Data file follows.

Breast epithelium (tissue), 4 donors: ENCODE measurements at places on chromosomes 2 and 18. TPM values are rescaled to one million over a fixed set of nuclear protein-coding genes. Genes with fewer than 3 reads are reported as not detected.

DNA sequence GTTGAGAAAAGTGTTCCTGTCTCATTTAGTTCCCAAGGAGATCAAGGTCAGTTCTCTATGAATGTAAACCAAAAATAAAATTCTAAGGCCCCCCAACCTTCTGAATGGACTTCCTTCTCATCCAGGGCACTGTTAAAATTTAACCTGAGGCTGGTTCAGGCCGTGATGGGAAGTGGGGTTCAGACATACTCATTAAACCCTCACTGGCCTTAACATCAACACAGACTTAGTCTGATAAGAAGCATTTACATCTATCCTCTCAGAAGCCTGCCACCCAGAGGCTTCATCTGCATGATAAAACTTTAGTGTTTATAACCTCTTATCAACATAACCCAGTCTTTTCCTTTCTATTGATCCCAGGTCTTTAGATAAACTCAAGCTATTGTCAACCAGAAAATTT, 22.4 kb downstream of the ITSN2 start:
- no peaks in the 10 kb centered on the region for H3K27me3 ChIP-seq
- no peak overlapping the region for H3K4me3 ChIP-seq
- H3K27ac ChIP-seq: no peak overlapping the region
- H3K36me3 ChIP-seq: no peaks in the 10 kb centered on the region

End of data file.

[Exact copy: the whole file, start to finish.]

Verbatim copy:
Breast epithelium (tissue), 4 donors: ENCODE measurements at places on chromosomes 2 and 18. TPM values are rescaled to one million over a fixed set of nuclear protein-coding genes. Genes with fewer than 3 reads are reported as not detected.

DNA sequence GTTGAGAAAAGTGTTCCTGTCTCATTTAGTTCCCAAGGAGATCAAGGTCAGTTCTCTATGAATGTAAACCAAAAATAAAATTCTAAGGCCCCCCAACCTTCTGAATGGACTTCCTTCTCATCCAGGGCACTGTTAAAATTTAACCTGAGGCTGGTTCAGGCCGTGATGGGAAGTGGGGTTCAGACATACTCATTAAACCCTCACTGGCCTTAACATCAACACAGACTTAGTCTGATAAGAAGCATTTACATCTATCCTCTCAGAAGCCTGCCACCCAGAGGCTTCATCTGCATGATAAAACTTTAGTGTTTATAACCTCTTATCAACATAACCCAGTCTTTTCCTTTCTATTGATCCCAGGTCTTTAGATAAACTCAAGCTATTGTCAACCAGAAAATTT, 22.4 kb downstream of the ITSN2 start:
- no peaks in the 10 kb centered on the region for H3K27me3 ChIP-seq
- no peak overlapping the region for H3K4me3 ChIP-seq
- H3K27ac ChIP-seq: no peak overlapping the region
- H3K36me3 ChIP-seq: no peaks in the 10 kb centered on the region